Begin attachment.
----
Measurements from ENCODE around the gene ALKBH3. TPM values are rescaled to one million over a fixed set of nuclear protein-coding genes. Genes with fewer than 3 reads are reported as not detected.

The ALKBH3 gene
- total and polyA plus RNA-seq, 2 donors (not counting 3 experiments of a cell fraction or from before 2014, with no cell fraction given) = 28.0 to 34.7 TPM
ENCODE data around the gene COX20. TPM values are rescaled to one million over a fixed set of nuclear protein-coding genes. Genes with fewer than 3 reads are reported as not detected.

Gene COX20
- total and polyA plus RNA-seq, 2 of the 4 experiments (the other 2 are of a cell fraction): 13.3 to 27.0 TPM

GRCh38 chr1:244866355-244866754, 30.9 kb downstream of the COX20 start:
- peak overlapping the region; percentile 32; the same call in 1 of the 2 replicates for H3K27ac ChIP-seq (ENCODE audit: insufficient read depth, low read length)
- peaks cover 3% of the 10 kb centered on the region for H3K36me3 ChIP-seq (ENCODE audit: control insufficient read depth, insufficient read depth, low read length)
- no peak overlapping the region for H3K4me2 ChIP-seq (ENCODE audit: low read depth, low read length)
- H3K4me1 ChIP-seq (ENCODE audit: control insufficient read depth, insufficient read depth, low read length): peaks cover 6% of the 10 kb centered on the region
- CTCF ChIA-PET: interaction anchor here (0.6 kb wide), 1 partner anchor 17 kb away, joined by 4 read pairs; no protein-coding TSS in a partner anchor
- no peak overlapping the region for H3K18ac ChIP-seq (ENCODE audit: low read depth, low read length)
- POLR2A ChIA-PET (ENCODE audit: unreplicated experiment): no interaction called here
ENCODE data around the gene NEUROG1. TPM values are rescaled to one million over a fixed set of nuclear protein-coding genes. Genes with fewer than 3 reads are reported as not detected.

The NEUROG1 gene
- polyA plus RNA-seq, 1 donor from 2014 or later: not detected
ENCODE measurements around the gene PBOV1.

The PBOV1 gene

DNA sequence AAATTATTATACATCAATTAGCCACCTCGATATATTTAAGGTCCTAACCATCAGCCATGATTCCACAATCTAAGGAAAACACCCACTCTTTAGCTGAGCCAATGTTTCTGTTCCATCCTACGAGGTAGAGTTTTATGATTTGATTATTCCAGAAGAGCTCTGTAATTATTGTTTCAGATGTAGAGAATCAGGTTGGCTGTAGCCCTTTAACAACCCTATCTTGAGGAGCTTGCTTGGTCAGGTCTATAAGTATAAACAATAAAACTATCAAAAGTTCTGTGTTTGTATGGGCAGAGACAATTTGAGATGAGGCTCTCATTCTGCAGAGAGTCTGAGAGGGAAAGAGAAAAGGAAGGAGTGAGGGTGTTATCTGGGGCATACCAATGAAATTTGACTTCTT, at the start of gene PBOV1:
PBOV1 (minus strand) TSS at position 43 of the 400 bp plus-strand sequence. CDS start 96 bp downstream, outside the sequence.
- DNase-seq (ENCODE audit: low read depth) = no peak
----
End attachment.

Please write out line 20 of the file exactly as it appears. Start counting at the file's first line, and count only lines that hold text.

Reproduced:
DNA sequence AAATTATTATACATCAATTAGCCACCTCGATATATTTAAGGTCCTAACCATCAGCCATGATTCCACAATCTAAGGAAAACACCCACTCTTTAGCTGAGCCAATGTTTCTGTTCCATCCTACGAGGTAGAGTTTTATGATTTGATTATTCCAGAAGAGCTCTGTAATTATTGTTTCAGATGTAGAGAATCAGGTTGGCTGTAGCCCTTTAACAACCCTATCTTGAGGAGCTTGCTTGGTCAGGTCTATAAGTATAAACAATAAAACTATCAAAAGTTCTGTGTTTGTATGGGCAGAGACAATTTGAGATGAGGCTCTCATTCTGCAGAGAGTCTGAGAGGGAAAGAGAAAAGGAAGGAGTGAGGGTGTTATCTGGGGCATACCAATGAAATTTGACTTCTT, at the start of gene PBOV1: